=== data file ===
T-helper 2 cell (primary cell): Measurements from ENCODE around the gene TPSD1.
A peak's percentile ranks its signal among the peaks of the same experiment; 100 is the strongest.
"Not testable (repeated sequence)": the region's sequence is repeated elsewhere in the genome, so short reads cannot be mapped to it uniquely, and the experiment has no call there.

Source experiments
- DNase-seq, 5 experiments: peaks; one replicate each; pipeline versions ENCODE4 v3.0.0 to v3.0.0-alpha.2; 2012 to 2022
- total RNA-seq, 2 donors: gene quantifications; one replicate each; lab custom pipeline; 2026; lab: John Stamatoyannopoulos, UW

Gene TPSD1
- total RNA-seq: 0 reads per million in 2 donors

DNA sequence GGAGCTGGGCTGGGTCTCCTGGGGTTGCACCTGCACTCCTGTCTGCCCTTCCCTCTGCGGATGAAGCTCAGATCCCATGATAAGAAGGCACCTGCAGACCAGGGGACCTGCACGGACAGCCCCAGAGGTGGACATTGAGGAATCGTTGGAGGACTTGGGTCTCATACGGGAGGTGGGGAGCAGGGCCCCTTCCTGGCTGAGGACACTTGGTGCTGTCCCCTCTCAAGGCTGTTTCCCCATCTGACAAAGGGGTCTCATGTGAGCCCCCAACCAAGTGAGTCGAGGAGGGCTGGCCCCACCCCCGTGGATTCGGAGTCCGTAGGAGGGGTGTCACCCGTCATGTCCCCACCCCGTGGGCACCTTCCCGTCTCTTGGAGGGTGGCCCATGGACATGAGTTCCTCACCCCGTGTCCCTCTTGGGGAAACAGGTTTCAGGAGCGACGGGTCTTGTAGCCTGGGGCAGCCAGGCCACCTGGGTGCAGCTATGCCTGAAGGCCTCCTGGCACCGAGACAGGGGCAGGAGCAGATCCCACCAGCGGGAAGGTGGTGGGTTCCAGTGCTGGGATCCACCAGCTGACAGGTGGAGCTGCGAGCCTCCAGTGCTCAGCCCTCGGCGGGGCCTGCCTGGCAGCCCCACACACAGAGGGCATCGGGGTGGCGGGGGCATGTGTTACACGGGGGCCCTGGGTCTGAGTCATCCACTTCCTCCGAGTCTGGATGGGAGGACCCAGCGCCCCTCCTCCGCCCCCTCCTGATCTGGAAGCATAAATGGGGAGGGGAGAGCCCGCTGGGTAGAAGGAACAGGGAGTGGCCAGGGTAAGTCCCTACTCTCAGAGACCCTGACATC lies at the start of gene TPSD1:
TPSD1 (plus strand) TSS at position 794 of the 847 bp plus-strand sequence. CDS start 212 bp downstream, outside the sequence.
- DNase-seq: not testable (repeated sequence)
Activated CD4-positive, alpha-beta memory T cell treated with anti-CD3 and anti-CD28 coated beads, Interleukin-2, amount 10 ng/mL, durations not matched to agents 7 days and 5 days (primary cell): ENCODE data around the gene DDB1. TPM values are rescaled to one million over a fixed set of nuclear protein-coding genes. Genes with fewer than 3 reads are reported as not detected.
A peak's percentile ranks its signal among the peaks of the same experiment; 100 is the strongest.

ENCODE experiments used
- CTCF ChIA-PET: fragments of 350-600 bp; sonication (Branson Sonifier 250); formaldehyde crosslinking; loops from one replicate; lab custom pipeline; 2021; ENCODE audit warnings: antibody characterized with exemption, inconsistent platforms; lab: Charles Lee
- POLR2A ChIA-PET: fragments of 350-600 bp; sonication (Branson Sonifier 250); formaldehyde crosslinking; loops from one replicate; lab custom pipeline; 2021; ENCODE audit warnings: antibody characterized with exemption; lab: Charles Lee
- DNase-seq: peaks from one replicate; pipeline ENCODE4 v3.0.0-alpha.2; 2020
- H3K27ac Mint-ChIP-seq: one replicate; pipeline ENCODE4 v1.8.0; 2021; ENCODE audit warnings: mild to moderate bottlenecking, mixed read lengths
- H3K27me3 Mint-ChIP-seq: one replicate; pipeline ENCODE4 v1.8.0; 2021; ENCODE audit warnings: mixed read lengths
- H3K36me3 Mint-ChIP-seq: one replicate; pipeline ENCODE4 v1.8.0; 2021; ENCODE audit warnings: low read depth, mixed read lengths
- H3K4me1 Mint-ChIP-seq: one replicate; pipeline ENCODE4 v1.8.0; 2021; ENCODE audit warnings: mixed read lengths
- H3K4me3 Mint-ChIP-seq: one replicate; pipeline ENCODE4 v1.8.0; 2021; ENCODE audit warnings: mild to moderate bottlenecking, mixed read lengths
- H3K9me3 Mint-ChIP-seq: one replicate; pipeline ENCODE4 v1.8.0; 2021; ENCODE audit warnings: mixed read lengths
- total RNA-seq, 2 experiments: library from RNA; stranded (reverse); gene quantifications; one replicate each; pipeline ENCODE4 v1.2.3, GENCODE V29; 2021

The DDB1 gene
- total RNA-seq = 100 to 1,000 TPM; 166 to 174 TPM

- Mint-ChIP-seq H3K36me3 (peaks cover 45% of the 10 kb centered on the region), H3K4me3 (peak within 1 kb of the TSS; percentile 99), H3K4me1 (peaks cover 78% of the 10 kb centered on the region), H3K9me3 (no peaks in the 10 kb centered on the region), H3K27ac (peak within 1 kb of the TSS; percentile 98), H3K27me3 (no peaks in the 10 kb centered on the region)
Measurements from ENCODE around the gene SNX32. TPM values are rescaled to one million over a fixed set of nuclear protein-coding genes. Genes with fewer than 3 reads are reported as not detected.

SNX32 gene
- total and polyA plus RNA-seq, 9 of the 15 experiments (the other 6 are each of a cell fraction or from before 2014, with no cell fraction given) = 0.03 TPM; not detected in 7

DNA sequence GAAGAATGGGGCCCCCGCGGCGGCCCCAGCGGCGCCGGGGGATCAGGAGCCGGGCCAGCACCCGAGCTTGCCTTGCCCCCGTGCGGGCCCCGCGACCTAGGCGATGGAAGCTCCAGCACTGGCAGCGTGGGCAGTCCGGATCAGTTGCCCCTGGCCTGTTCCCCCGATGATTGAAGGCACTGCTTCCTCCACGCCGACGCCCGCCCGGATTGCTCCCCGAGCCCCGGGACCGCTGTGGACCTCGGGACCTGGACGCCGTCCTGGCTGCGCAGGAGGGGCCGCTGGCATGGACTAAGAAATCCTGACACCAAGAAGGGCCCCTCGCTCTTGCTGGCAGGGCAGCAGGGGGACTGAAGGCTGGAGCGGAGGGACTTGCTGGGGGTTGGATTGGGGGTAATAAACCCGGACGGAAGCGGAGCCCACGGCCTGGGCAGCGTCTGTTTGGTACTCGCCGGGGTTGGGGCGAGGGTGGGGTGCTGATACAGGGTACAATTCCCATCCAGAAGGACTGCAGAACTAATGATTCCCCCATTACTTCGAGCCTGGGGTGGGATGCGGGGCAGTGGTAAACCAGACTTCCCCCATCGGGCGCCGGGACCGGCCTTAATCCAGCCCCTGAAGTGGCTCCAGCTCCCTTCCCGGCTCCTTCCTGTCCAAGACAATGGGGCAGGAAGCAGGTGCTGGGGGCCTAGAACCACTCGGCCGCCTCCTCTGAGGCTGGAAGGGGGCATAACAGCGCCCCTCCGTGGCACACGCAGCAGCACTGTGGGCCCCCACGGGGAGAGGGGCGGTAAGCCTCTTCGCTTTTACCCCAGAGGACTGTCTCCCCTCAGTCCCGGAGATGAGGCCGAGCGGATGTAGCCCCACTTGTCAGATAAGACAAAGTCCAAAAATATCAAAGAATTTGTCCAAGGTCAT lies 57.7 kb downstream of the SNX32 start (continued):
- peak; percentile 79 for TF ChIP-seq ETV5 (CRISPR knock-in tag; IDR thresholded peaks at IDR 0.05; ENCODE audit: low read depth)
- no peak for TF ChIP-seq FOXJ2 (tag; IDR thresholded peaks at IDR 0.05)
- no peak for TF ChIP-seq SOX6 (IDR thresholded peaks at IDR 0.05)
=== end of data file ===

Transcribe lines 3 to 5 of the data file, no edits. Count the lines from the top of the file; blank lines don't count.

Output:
"Not testable (repeated sequence)": the region's sequence is repeated elsewhere in the genome, so short reads cannot be mapped to it uniquely, and the experiment has no call there.

Source experiments
- DNase-seq, 5 experiments: peaks; one replicate each; pipeline versions ENCODE4 v3.0.0 to v3.0.0-alpha.2; 2012 to 2022